With the implementation of this new project, the government will solve a number of significant difficulties. According to the document, just 12% of undergraduate students major in engineering, and only 1.8% of SEDGs (Socio-Economically Disadvantaged Groups) participate in the programme. In terms of gender, girls make up 43% of all STEM students – science, technology, engineering, and mathematics – but only 27.5% of engineering students. Low participation in the job market and other developmental activities among underrepresented groups and female students.

Another contributing element, particularly for kids from underprivileged backgrounds, is the students’ “inability to adjust to competitive conditions.” Low entry-level marks, insufficient preparation for the demanding engineering curriculum, irregular attendance in class, low self-confidence, and limited English language abilities are cited in the document as causes of difficulties. Other significant problems were a lack of funding, obsolete placement cells, inadequate faculty, bad infrastructure, and a mismatch between the curriculum and market demands. The education ministry has established academic methods to address these issues as part of the equity action plan (EAP). The project architecture suggests diagnostic exams at the start of each semester as well as remedial classes to assist students in keeping up with the engineering curriculum.

To improve writing and speaking abilities in English, the plan also calls for literacy clubs. The strategy includes training sessions for third- and fourth-year students to enhance their technical and soft skills and get them ready for interviews and further education. The engineering schools must also give attention to students’ mental health by offering counselling services that address issues like anxiety, stress, abuse, violence, homesickness, and similar issues. Additionally, the “equity action plan” recommends non-academic methods to address women’s challenges, the promotion of scholarship programmes and other financial aid, and the improvement of digital infrastructure.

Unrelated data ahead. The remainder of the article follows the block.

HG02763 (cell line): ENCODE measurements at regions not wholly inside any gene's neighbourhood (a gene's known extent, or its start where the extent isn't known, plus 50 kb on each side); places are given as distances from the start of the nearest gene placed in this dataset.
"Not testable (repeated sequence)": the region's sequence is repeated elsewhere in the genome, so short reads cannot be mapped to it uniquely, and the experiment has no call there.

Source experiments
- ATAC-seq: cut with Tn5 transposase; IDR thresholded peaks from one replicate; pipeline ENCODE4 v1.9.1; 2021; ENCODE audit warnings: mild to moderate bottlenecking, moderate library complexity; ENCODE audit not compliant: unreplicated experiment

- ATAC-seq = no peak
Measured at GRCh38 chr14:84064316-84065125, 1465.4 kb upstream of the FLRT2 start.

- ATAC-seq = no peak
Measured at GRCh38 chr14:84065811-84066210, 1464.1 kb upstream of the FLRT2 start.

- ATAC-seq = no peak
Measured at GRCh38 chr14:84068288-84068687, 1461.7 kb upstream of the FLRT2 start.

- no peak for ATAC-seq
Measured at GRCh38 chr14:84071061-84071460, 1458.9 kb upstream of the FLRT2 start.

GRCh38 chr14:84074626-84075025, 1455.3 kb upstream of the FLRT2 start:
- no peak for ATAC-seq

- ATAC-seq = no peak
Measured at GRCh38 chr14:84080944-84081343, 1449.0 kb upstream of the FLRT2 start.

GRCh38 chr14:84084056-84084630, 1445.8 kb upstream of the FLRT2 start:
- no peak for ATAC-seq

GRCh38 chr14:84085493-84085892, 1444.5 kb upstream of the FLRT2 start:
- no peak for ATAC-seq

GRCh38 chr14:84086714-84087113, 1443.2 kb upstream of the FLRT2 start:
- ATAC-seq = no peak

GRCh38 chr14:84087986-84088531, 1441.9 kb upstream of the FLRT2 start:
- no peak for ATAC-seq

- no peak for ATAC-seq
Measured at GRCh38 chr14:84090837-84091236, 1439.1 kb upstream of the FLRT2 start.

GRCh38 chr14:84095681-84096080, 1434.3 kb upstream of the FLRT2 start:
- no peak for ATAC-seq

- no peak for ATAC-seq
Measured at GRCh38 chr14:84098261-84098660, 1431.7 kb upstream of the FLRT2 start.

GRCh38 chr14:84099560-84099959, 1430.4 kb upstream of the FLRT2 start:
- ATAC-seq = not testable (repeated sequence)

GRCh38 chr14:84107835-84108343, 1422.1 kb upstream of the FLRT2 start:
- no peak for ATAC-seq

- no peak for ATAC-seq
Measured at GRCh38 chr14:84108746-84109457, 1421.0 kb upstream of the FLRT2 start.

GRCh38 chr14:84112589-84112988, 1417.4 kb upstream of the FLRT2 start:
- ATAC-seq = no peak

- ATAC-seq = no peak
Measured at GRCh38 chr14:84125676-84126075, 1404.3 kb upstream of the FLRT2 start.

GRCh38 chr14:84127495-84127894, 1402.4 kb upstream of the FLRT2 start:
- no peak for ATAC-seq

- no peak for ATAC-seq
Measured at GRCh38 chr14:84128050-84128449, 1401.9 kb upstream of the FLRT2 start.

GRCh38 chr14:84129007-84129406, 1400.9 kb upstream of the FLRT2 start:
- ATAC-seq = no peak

Engineering Colleges: Measuring outcomes

Five outcome measurement indicators are the main focus of the study. The project institutions will develop plans to enhance student learning outcomes and graduate employability with a focus on the underprivileged, including those from the SC and ST categories. They will also keep track of students’ skill and learning progress, the results of competitive research grants, the proportion of accredited programmes in institutions, and the proportion of participating institutions with an operational board of governors. For each indicator and result, the education ministry plans to create a monitoring strategy that will collect and analyse data that is broken down by gender, caste, and disability to track their development.

The government has not yet made public the project’s total funding structure. The amount of money given to TEQIP III was Rs 2,600 crore. The government is required to ensure environmental and social integration in the design, implementation, and monitoring of the project-supported activities in order to receive financial support from the World Bank. The environmental impact of any little infrastructure development will be carefully considered because the project’s major focus is on underdeveloped areas.

Mayank Tewari